• Lee Cornwell, Glasgow. Qualification: Landowner. Cornwell is a third-generation rancher on the Hi-Line.
• Dr. Dan Fiehrer, Helena. Qualification: Sportsperson. Fiehrer is a retired Dentist and active sportsperson.
• Representative Denley Loge, St. Regis. Qualification: Landowner and Legislator. Loge is a State Legislator and a rancher.
• Rich Stuker, Chinook. Qualification: Landowner. Stuker is a family cattle rancher in northern Blaine County.
• Dale Tribby, Miles City. Qualification: Sportsperson. Tribby is retired after a career with the United States Department of the Interior and the Montana Department of Natural Resources and Conservation.
• Carl Zabrocki, Billings. Qualification: Sportsperson. Zabrocki is retired as the Battalion Chief for the Billings Fire Department.
Registration for 2020 MT Governor's Cup Walleye Tourney begins Friday
The Mt Governor's Cup Walleye Tourney is 9 months away but for those teams wishing to fish the tourney the action begins Friday as applications will be accepted for the 2020 tourney.
The 2019 tourney filled up with 200 teams in less then 6 hours so volunteers with the Gov Cup are speculation the 2020 tourney could be filled up in less then 4 hours.
Lisa Koski is the Executive Director of the Gov Cup and she explains the process starting at 8:30am on Friday.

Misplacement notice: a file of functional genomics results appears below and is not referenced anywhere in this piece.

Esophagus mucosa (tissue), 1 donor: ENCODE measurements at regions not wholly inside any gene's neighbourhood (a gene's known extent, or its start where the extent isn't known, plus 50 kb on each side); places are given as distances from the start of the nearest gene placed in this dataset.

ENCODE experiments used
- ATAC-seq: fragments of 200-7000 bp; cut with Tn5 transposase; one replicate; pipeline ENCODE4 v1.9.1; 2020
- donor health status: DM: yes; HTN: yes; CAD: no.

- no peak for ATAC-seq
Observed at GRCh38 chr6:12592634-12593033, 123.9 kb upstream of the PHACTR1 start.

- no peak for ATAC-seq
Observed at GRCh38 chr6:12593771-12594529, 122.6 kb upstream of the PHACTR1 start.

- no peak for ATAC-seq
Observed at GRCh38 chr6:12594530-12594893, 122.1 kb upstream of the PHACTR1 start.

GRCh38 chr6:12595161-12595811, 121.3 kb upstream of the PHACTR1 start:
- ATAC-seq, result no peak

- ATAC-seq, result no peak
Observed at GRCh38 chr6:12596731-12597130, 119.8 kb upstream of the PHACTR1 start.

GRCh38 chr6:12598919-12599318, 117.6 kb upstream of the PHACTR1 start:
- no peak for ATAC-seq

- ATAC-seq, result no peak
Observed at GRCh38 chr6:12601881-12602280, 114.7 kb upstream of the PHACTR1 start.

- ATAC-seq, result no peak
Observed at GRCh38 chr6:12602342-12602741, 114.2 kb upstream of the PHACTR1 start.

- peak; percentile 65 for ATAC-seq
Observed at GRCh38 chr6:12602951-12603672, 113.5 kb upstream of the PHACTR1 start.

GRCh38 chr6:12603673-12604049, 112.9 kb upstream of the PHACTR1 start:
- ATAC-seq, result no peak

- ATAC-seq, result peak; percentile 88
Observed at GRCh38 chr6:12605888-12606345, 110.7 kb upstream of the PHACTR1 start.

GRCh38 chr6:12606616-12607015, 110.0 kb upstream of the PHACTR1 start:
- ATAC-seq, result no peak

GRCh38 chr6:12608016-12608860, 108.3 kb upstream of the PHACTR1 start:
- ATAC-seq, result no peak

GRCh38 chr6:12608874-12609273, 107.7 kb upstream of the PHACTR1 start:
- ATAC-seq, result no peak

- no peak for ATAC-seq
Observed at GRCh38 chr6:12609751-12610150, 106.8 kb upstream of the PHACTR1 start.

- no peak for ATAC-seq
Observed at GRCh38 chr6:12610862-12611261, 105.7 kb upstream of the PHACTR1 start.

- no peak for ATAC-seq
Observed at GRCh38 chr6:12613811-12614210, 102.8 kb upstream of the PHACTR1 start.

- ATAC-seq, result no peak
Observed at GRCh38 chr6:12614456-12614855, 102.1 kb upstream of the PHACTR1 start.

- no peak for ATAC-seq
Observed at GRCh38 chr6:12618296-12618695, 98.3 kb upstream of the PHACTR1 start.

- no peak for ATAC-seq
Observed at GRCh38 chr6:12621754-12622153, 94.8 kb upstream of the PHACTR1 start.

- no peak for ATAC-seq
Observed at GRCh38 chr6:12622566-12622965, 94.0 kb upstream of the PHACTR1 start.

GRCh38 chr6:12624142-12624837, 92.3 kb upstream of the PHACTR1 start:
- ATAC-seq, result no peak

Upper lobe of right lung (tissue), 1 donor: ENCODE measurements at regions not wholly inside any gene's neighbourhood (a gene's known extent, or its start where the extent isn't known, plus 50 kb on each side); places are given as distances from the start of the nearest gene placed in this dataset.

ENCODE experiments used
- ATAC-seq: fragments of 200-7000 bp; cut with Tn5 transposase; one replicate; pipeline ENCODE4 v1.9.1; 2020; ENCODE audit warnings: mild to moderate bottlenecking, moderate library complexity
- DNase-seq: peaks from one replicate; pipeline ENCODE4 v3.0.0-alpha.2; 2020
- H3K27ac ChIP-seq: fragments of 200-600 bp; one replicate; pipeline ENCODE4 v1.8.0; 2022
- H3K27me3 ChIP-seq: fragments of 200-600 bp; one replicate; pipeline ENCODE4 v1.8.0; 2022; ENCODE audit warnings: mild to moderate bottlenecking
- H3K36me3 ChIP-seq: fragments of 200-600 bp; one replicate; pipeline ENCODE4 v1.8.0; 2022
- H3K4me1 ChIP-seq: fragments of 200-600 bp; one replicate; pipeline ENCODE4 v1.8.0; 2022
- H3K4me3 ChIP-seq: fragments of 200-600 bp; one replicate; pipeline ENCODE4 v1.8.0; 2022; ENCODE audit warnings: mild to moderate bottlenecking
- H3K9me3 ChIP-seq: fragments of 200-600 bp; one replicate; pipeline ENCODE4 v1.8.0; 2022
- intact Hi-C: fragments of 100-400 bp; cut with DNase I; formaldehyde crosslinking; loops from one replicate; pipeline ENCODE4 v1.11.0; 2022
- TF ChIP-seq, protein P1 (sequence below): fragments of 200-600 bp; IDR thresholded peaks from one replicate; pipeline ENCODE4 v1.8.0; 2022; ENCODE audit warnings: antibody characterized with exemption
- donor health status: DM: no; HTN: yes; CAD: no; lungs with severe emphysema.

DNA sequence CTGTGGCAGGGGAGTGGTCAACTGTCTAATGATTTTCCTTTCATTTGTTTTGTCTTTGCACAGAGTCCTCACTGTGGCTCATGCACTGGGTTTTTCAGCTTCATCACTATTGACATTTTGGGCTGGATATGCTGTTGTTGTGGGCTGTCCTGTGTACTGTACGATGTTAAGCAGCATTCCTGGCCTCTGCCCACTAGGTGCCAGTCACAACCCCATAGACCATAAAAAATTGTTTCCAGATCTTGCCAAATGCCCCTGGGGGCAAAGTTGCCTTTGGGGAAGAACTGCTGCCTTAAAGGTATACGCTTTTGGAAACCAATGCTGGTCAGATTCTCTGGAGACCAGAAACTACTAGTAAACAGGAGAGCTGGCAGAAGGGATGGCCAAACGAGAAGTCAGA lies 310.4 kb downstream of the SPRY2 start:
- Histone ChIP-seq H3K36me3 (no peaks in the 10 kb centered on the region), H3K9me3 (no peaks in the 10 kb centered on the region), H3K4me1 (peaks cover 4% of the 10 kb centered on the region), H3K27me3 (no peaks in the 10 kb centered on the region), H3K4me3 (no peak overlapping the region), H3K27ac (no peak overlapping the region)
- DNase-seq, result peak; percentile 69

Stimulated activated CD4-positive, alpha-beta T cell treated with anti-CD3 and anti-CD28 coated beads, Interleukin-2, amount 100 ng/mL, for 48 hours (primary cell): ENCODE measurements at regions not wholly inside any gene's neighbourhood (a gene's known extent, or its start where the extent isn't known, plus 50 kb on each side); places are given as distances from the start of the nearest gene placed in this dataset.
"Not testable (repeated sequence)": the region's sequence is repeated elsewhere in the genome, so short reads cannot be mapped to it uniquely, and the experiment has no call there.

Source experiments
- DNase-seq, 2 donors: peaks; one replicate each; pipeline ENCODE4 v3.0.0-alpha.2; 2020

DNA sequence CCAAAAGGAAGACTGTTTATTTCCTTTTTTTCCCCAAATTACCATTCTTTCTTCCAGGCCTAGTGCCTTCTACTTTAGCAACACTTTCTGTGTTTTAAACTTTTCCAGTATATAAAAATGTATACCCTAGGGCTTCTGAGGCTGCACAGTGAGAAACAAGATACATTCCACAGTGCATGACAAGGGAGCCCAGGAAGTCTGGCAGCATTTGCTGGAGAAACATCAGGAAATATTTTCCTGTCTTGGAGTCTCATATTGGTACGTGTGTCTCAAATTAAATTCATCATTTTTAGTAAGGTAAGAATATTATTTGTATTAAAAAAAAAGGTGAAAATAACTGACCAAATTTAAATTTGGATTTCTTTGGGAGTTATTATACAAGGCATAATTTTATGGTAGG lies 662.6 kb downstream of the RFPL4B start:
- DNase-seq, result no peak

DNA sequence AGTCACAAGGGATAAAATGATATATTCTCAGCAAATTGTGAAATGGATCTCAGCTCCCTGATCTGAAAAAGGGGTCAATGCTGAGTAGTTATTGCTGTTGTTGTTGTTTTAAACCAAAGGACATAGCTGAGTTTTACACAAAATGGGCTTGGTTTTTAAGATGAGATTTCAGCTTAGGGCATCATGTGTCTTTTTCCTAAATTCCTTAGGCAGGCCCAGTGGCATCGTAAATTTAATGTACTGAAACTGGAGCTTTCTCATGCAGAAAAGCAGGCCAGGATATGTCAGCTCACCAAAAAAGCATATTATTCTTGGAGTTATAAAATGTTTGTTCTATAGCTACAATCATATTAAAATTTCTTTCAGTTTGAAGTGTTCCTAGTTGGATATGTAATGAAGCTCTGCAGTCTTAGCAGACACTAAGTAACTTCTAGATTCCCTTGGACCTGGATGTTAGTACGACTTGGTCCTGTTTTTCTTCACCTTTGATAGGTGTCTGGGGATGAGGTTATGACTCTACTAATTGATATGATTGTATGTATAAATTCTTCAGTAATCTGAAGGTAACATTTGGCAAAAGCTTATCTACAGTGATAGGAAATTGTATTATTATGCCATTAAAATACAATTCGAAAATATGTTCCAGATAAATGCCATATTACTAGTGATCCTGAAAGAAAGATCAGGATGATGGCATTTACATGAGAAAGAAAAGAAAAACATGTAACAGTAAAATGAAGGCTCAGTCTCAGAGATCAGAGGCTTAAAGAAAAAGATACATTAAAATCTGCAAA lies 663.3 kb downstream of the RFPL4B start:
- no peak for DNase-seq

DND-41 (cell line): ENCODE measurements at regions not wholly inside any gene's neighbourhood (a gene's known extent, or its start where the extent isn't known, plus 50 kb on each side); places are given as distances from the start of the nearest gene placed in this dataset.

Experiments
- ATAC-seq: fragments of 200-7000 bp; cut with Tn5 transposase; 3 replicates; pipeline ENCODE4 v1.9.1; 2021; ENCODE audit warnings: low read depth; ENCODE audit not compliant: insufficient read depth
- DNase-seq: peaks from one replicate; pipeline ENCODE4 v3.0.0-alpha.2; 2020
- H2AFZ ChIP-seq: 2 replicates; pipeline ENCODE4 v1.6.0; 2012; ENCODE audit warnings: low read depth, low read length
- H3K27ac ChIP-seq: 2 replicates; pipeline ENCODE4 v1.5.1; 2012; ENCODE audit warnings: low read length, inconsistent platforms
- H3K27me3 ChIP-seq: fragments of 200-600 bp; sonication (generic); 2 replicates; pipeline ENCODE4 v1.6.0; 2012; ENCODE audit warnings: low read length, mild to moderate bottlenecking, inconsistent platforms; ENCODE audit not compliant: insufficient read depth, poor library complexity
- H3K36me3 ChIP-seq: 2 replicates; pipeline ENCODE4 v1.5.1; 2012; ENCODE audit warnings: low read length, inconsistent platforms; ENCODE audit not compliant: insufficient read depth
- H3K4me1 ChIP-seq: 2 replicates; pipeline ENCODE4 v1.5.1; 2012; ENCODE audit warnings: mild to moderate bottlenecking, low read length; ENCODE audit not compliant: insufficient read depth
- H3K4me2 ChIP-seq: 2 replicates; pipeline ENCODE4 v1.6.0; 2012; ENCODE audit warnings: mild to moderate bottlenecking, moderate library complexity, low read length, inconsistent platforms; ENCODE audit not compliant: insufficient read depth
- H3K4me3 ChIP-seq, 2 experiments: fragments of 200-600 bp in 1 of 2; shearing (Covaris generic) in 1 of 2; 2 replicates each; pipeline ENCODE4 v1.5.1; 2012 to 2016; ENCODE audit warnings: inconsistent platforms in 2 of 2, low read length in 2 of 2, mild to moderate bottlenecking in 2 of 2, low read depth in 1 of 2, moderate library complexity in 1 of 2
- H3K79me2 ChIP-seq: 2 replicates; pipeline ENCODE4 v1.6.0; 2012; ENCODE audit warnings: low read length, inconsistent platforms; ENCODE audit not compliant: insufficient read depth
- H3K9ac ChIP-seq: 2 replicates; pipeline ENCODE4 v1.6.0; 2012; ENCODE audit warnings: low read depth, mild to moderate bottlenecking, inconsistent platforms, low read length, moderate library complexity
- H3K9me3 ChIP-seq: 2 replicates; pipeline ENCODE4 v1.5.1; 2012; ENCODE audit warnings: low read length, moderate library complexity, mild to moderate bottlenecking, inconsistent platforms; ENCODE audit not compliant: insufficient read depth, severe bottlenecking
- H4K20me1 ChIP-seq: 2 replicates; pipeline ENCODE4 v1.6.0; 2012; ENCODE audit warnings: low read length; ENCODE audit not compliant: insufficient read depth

Opponents of Keystone Pipeline worry pipeline will break and spill into Missouri River
BILLINGS, Mont. (AP) — Opponents of the Keystone XL oil pipeline from Canada say the Trump administration is understating the potential for the line to break and spill into water bodies such as Montana's Missouri River.
U.S. State Department officials held the only public meeting on a new environmental review of the long-stalled pipeline on Tuesday in Billings.
Backers say the $8 billion project would create thousands of construction jobs and boost local tax revenues.
A federal judge blocked it last year, saying more environmental study was needed.
President Donald Trump issued a presidential permit for the line in March in a bid to avoid another unfavorable court ruling.
Montana state Sen. Frank Smith says the 1,200-mile (1930-kilometer) line will break eventually. The Democrat worries that could foul downstream water supplies including on the Fort Peck Indian Reservation.
Are You Hunting In Region 6 And Would Like Your Harvest Tested For CWD?
Are you hunting in Region 6 and would like your harvest tested for CWD? Here’s how:
In 2019, Montana Fish, Wildlife & Parks will continue chronic wasting disease (CWD) surveillance for deer, elk, and moose. Sampling took place last year in Region 6, but more samples are needed in the Northern CWD Management Zone of R6, particularly with mule deer does and white-tailed deer, to determine distribution and prevalence of the disease.
In addition, in 2019, testing will also be available for hunter-harvested samples outside of the CWD Management Zones. For 2019, all testing is free of charge.
Hunters are the key tool for this sampling effort. The more samples FWP can collect, particularly from the CWD Management Zones, the better the Dept. can understand the distribution and prevalence of this disease. To be able to get your animal tested, you must retain at least the head (with four-inches of the neck attached) for sampling and help fill out a small information card, including the location of your harvest.